Therefore, we are troubled by the Fraternal Order of Police’s (FOP) misinformation campaign to oppose Ms. Sohn’s confirmation as FCC Commissioner. The FOP’s concern about encryption policy is not based on Ms. Sohn’s position since she has no position, and, as recognized by the FOP, is not based on any authority she would exercise at the Federal Communications Commission. The Fraternal Order of Police’s (FOP) statement that Ms. Sohn harbors “deep animus” towards law enforcement is untrue. Ms. Sohn stated in her February 14 hearing, “I’ve always respected and worked with law enforcement ever since I was in law school.” President Biden would not have nominated and renominated her if she had shown animosity towards law enforcement. Officials with expertise where the FCC does exercise public safety authority support Ms. Sohn. The FOP’s baseless and outright false campaign is another in a string of examples where the FOP blocks reforms that would help Black communities.
Led by millions in funding for lobbying and astroturf campaigns, the baseless attacks on Ms. Sohn are a last-ditch effort to prevent the FCC from fulfilling its obligations to provide oversight and regulation of broadcast, cable and telecom companies and prevent adoption of net neutrality protections. Major internet service providers are currently dodging $200 million in privacy penalties due to the deadlock at the FCC. Throughout her career, Ms. Sohn has been a leading advocate and expert in securing a more free and open internet. Further, she understands that accessible communications systems are a racial justice priority.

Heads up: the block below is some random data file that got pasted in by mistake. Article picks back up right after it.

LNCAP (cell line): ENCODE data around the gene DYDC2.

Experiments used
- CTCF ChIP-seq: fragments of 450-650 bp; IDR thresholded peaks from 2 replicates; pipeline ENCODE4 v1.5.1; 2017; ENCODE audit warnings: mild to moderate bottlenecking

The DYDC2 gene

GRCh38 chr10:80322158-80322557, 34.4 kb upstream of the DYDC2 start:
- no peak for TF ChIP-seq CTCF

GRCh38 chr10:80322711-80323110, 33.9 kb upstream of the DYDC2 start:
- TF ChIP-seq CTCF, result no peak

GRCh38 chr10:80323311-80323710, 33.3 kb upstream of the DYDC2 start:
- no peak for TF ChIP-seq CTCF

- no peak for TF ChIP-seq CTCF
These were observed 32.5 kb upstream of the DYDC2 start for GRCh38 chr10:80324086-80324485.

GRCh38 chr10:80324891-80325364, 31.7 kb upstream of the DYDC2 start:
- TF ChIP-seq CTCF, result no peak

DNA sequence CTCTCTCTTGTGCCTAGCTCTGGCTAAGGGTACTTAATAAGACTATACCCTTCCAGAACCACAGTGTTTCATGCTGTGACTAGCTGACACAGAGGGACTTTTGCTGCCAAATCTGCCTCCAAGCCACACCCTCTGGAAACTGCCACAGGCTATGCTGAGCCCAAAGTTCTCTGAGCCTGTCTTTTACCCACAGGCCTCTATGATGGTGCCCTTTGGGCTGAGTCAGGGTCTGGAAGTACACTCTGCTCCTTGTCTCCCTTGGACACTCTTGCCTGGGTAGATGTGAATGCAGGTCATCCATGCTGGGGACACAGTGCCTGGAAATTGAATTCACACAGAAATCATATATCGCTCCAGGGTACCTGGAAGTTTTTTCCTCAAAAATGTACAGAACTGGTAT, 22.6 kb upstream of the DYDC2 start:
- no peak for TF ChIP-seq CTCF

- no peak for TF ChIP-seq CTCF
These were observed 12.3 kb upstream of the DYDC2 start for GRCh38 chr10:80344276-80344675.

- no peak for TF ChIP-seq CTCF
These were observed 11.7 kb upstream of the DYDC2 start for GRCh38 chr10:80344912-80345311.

Opponents to Ms. Sohn and a functioning FCC admit they seek to disrupt the conclusion, implementation and enforcement of an FCC rulemaking meant to prevent digital discrimination that would ensure that the $42 Billion spent on internet infrastructure pursuant to the bi-partisan infrastructure law does not suffer from the same uneven rollout that we see today. The bipartisan infrastructure law mandates that the FCC issue rules to prevent “digital discrimination of access based on income level, race, ethnicity, color, religion, or national origin.” Late last year, the FCC issued its rulemaking, and sought public comment on a “disparate impact” standard for assessing discrimination. If advanced, the rule could hold broadband providers liable if their practices result in less internet access for people of color and low income communities, even if companies don’t intentionally discriminate. Without a fully-functioning FCC, that rule is likely to be much weaker.
III. A FULLY FUNCTIONING FCC
The FCC will begin, next month, a rulemaking to implement the bipartisan Martha Wright-Reed Just and Reasonable Communications Act, a key priority of our organizations. The FCC’s history on this issue demonstrates that one commissioner committed to justice can make a critical difference in the proper regulation of a dysfunctional market that imposes an egregious burden on the Black community.
Acquiescing to falsehoods and fears disregards the needs of our people. It is time to end the evasion of a fifth vote on a functional FCC. Rupert Murdoch and the Fraternal Order of Police are delaying Gigi Sohn’s confirmation. Despite the recent tragedy of Tyre Nichols’ murder, the FOP is not focusing on reforming their industry, as one might have hoped, but on the FCC. It is time to confirm Gigi Sohn.